That set things off on the wrong note for the Mets, and they lost each of their first nine games. That stretch included an extra-innings loss to their fellow expansion team, the Houston Colt .45's.
As it happens, at the same time the Mets were off to their horrible start, the Pittsburgh Pirates set a record by becoming the first NL team in history to begin the year 10-0. Between their hot start and the Mets' dismal debut, the Mets were 9.5 games out of first before they ever won a single game. As it happens, when they finally did win a game, it was over those high-flying Pirates. New York’s 9-1 win over Pittsburgh on April 23 ended both squads’ streaks.
That win would be an aberration, as the Mets dropped 16 of their first 19 contests, putting them 13 games out of first place less than a month into the season. It would be a long year for the Mets, indeed. To be fair, immediately after that horrible start, the Mets had their best stretch, winning nine of their next dozen games. Then again, aside from that stretch, the team was 31-117 on the year so—OUCH!
Looking just at the game that took place a half-century ago, the Mets set the following team firsts:
First batter: Richie Ashburn, who flew out. Later in the day, he scored the team’s first run.
First pitcher: Roger Craig. He also recorded their first out, allowed the team’s first hit, surrendered the first run, got called for the first balk, and struck out the first opposing batter.
First hit: Gus Bell got it, in the second inning.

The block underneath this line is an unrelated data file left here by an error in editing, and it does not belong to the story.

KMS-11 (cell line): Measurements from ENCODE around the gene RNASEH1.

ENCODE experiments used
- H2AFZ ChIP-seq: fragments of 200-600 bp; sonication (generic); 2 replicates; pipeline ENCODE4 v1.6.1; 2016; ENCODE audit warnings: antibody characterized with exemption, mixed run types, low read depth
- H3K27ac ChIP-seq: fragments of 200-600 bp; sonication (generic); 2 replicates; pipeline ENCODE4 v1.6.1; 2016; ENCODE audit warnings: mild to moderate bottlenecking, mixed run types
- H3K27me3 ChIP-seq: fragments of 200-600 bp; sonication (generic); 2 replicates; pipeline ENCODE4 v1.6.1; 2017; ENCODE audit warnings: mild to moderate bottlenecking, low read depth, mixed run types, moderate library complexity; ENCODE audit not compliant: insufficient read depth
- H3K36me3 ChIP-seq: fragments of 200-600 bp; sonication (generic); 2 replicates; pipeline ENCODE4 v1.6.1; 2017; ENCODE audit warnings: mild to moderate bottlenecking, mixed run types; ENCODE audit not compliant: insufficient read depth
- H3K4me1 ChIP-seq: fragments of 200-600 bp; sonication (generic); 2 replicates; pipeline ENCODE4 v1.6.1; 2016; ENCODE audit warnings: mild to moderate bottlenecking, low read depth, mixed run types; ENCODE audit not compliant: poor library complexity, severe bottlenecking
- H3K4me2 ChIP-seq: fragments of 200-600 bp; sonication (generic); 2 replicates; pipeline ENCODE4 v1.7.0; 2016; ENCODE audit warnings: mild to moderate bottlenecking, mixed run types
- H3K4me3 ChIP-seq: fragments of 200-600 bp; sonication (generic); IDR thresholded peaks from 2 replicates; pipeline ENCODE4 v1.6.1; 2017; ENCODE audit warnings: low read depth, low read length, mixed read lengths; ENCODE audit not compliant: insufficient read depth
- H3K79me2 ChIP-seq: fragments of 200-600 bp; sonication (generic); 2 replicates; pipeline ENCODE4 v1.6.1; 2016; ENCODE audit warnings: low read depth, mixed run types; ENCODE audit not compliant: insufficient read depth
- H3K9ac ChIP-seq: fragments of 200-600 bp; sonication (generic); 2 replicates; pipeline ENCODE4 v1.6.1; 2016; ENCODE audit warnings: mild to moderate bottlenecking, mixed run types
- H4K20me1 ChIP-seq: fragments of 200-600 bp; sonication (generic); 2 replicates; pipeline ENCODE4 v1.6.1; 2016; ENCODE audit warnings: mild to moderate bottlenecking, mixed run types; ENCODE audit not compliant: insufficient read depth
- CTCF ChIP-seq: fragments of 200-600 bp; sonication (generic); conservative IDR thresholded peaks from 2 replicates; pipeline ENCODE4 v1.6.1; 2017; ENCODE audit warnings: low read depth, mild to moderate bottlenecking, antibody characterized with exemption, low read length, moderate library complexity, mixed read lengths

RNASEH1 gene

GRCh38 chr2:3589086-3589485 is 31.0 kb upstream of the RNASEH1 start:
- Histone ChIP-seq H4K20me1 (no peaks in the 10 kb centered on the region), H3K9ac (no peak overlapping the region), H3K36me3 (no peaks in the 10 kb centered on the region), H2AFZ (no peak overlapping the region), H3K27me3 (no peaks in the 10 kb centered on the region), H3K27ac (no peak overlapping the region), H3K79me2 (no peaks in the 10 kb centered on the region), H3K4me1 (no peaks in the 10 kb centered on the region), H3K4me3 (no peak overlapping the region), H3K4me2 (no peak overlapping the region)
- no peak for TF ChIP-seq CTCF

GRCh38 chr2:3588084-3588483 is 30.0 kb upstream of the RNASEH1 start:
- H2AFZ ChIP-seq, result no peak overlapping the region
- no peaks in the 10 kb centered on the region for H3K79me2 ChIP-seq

First walk drawn: Felix Mantilla.
First RBI: Charlie Neal drove it in during the third inning. During this game he would also commit the first Mets error.
First home run: Former Brooklyn Dodger hero Gil Hodges swatted it.
First 1-2-3 inning by a pitcher: Reliever Bob Moorhead did it in the fourth, as Craig only lasted three innings. In the fifth inning, Moorhead gave up the first walk in Mets history.
In all, 14 Mets played in that game, seven of whom are still alive: Craig, Mantilla, Don Zimmer, Frank Thomas, Jim Marshall, Hobie Landrith, and Ed Bouchee.
Also, four of the men who played in that game for the Mets later became managers. Hodges won a world title with the 1969 Miracle Mets. Craig won the pennant while helming the 1989 Giants. He defeated Zimmer’s Cubs in that year’s NLCS. The Cubs were one of four teams Zimmer managed. Marshall managed a team nearly as bad as the 1962 Mets, the 1979 A’s, who went 54-108.
At any rate, the Mets got their start in the majors, exactly 50 years ago today on April 11, 1962.
Aside from that, many other baseball events celebrate their anniversary or “day-versary” (which is something that happened X-thousand days ago) today. Here they are, with the better items in bold if you’d prefer to skim the list.
Click for more...